The Green Bay Packers are an anomaly. While every other team in the NFL is owned privately by a single owner or group of owners, the Packers are a publicly owned nonprofit with 360,000 shareholders. The Packers’ unusual structure means that the team must disclose its finances in an annual report. This report, which includes some league-wide information, is the best view the public has into the NFL’s financial health. And the latest edition of it indicates that despite a shroud of controversy, the NFL is indeed very healthy financially.
According to Bloomberg, which obtained the report, the NFL handed out $8.2 billion in league-wide revenue to its 32 franchises in 2017, up nearly 5% from the previous year. The NFL’s national revenue is mostly made up of money from TV and sponsorship deals. Teams also generate revenue locally from ticket sales and food sales on game days. The Packers, at least, had a strong year, with increased local revenue even though the team missed the playoffs.
Packers president and CEO Mark Murphy says the controversy over whether players should stand for the national anthem has yet to hurt the league financially, according to ESPN. While it is true, as Donald Trump has noted, that the NFL’s ratings are down—they fell by almost 10% from 2016 to 2017—this doesn’t matter for the league in the short run, as the league’s major TV deals run through 2022.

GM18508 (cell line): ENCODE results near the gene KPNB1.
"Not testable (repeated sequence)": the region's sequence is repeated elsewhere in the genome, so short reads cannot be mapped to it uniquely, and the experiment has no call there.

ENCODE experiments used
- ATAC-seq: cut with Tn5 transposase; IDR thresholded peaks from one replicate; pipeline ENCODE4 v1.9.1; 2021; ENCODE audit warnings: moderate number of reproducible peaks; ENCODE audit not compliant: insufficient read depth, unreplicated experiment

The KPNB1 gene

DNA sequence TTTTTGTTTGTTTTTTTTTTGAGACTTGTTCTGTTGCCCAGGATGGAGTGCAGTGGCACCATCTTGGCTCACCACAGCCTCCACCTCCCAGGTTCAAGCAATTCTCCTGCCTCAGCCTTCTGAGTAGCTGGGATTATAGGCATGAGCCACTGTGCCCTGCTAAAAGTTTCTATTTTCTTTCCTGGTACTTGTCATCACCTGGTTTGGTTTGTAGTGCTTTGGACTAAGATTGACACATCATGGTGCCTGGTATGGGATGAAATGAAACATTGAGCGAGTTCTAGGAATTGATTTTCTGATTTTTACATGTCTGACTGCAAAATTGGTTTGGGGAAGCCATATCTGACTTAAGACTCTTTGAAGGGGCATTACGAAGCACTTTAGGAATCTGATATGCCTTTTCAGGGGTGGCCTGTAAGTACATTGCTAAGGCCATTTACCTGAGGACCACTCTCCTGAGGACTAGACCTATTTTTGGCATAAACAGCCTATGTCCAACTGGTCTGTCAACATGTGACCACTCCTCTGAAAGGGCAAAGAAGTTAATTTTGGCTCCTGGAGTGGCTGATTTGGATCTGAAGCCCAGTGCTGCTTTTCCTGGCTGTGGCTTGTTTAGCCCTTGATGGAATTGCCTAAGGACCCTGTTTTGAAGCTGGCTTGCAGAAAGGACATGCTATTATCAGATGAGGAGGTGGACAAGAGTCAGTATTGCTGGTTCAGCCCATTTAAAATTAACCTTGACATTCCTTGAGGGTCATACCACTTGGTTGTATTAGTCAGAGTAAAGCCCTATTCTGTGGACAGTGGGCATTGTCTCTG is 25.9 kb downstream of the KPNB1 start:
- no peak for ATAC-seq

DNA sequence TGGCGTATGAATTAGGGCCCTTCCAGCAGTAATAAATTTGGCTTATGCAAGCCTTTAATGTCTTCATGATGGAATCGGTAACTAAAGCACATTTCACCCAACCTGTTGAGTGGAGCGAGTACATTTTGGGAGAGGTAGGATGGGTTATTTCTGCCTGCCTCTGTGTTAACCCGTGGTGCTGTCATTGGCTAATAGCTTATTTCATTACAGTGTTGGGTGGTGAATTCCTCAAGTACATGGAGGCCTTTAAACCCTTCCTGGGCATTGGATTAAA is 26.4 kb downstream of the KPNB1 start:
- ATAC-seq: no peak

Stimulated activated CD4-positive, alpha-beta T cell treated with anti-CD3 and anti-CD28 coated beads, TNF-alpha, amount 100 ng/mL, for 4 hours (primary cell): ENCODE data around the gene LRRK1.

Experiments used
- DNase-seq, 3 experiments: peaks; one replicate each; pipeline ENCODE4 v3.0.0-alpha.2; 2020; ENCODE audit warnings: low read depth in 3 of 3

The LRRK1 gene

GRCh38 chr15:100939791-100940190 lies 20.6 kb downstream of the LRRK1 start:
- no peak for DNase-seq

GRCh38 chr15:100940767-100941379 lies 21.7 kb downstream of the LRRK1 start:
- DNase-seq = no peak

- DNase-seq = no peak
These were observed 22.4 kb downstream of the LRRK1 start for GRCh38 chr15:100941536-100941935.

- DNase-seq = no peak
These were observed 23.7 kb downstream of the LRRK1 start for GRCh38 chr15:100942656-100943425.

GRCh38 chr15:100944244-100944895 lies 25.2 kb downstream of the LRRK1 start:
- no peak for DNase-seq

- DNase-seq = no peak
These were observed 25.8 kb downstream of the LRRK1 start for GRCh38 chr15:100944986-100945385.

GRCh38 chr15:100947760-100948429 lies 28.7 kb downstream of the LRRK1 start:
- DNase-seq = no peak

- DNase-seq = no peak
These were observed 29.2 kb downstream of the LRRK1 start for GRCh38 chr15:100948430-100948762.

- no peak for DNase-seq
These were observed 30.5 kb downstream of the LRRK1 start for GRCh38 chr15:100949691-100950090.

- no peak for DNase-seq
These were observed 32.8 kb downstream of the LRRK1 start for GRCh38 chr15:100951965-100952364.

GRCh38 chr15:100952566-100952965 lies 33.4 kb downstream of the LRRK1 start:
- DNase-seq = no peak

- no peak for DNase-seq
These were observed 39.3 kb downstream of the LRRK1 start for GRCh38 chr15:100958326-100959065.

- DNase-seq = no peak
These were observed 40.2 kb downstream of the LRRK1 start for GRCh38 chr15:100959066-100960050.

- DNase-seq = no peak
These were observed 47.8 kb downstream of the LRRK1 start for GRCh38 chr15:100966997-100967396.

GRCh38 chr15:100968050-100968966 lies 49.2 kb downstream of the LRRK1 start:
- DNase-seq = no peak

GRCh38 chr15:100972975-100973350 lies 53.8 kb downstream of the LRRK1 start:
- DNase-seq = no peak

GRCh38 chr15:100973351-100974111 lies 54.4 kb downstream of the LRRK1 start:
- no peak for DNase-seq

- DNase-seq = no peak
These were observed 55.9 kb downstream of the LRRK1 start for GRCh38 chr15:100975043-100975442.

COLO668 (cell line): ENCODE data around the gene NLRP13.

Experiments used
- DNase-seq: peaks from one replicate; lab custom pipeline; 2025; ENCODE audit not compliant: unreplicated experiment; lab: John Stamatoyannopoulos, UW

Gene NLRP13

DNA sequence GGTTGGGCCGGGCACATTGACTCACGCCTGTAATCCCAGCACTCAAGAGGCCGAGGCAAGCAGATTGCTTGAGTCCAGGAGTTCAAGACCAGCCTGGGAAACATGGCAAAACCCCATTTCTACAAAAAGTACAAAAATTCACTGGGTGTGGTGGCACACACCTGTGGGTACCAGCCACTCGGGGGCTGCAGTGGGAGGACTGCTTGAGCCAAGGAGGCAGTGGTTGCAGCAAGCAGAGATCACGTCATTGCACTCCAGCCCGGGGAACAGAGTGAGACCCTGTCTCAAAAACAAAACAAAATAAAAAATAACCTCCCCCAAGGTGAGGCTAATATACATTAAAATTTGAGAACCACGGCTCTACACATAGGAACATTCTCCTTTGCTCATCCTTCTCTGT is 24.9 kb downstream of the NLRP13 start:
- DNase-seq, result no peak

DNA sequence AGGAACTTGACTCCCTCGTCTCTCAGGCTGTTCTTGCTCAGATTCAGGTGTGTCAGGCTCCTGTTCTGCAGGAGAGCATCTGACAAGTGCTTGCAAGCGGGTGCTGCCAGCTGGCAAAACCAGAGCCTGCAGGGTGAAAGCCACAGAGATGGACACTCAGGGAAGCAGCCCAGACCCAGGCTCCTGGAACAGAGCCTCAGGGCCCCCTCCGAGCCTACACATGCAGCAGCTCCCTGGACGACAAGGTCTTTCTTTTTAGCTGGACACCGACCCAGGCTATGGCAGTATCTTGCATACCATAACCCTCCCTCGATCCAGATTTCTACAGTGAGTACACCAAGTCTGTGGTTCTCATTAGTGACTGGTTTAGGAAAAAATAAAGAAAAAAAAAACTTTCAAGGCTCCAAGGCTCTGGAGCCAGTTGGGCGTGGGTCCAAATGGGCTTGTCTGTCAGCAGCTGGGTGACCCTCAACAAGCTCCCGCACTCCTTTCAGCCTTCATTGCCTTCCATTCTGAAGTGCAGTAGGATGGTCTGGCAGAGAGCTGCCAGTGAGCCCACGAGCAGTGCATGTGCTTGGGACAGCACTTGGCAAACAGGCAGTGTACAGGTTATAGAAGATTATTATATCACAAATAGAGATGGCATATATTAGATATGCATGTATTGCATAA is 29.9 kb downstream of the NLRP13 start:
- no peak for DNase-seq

It is certainly possible that when these TV agreements need to be renegotiated, falling ratings could harm the league’s bottom line. Yet it’s equally likely that the desire for live rights from new media players like Amazon and Facebook, and the increased value of live events for advertisers, could keep revenues climbing.
Another sign of the league’s health is the $2.2 billion dollars paid in 2018 by hedge fund manager David Pepper for the Carolina Panthers. It was a record sale price (paywall) for a North American franchise, and an $800 million increase over the price paid for the Buffalo Bills in 2014, the last franchise to be sold. These are not the numbers of a sports league that is struggling.